Indeed, many people are no strangers to these technologies. AI and machine learning are used to analyze massive amounts of data, enabling service providers to get to know their customers better or conduct due diligence on a scale not previously possible. At the architectural level, cloud computing and quantum computing have enabled the scalability, flexibility, and speed needed to handle massive amounts of data.
We’ve also seen how blockchain has transformed the way data is collected and authenticated, laying the foundation for cryptocurrencies and NFTs. There are now numerous opportunities in specialized functions such as cybersecurity to keep the fintech ecosystem safe, as well as in the development of APIs (Application Programming Interface) that allow different applications to work together.
These technologies have transformed financial services, from payments to lending to investing and insurance. Loans and insurance applications can now be validated and processed faster. Investors can easily trade with AI portfolio management tools and high-frequency trading. In fact, with the advent of cryptocurrency, even the notion of money is being questioned.
Crypto and FOMO
When cryptocurrencies were first introduced, they were greeted with enthusiasm, as were most technological leaps. Because of this, markets are characterized by bubbles and collapses, Fang noted. The fear of missing out (FOMO), fueled by social media, the media and the influence of figures with market-moving power like Elon Musk and Cathie Wood, spurred many to jump on the cryptocurrency bandwagon.
At the same time, financial platforms like Robinhood have made cryptocurrency trading accessible to the masses in the form of commission-free trading via a mobile app. Fang warned that platforms that play investing tend to make investing seem cheap and easy while underestimating the risks investors face.
In the crypto world, the peer-to-peer system of money is designed in such a way that everyone is responsible for their actions and money. While removing the middlemen smacks of freedom, it also means there is neither backing nor the possibility of a government bailout should things go wrong.
About governance and ethics
Traditionally, financial services such as banking and insurance are heavily regulated to align providers with mandatory standards and ethical behavior. While technology has drastically changed how these services are delivered, the fundamentals of finance remain.
On the other hand, tech companies – which mostly operate in less regulated environments – are racing ahead in the fintech landscape. As such, the entry of tech companies into a traditionally highly regulated space has created regulatory loopholes that need to be closed. Regulation just isn’t moving as fast as technological developments. For example, blockchain technology is designed to decentralize data management, authentication, and protection. Unlike a bank, it cannot be shut down by the government.
While blockchain proponents insist that the technology’s distributed architecture cannot be hacked, the reality is that cryptocurrencies are being stolen on a daily basis. At the national level, the introduction of digital currencies by central banks can put masses of data in the hands of governments, giving them unmatched power and surveillance capabilities, Fang warned. Ultimately, the merits of technology depend not only on design, but also on human actors and governance, she said.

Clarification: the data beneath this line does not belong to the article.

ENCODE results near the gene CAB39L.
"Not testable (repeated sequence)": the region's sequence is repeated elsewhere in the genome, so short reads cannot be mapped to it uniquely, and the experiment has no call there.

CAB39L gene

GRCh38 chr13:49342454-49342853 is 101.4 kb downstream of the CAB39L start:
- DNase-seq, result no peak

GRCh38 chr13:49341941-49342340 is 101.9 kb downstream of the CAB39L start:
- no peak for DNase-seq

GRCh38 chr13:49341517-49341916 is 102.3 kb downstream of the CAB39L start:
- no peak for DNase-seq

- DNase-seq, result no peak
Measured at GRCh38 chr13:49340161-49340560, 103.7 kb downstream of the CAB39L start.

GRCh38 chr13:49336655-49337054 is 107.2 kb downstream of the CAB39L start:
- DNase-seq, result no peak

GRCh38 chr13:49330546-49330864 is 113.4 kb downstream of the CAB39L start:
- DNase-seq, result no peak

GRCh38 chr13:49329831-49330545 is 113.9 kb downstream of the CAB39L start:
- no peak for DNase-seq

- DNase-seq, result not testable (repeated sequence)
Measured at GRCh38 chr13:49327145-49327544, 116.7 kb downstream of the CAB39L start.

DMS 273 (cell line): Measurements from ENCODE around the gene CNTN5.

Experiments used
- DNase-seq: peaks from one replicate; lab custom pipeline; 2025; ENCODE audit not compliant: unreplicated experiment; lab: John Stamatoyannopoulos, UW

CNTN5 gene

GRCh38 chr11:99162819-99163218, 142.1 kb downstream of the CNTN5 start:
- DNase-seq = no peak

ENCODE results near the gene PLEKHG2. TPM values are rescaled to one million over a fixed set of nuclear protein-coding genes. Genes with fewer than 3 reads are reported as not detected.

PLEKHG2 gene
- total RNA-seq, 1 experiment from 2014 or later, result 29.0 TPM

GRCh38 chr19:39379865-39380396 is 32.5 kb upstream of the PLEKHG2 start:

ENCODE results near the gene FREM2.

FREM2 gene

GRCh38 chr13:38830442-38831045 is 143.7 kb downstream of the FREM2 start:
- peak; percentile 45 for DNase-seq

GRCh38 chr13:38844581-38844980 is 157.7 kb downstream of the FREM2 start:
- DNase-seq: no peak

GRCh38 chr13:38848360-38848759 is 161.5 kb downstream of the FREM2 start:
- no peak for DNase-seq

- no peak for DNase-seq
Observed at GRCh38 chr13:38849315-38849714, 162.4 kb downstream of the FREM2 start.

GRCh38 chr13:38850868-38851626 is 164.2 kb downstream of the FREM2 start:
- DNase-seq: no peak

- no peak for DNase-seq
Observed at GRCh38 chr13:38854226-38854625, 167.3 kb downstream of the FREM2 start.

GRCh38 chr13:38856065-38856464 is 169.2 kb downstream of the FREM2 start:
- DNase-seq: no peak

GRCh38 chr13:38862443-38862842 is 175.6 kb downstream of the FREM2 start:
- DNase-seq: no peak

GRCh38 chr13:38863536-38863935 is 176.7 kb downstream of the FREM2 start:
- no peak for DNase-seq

On a positive note, some regulatory convergence is being observed as governments make banking licenses mandatory for mobile banking service providers. On a global level, the Basel Committee on Banking Supervision plays an important role in setting cryptocurrency standards and regulations.
Can fintech be a force for good?
The disruption of the financial sector has forced financial service providers to disrupt themselves to keep up with technology and become better. By lowering the cost structure of delivering financial services, fintech is lowering the bar and making financial services more accessible to more people. Ultimately, fintech can reduce inequality by enabling financial inclusion.
In 2007, telecommunications companies Vodafone and Safaricom revolutionized banking in Kenya with the mobile banking service M-Pesa. In a country where only 14 percent of the population had a bank account, the service made it possible the vast majority of Kenyans belong to the country Financial system without the need for bank accounts or credit cards. By improving access to financial services and enabling trade, technology has has lifted over 2 million people out of poverty over the years.
In another example, Insurtech (the combination of insurance and technology) uses blockchain technology to improve access to insurance. Insurers like AXA offer customizable insurance – called parametric insurance – to compensate their customers against the likelihood of predefined parameters, such as floods or droughts. By lowering the cost of insurance while offering broader, customizable coverage, it bridges the gap with traditional coverage. This has enabled companies that typically fall through the cracks – like small farmers – to manage risk and achieve more with limited resources.
Don’t lose sight of the basics
Ultimately, not all financial and economic problems can be solved by technology. To assess the merits of technological innovations and solutions – including fintech – Fang asked managers and consumers to focus on these questions:
- Does the business have a real purpose?
- What problem is the company trying to solve?
- Is it using the right way to solve it?
- What are the incentives behind the offer?
“We need a healthy understanding that technology will not solve all problems,” Fang said. “At the end of the day we still need a verdict.”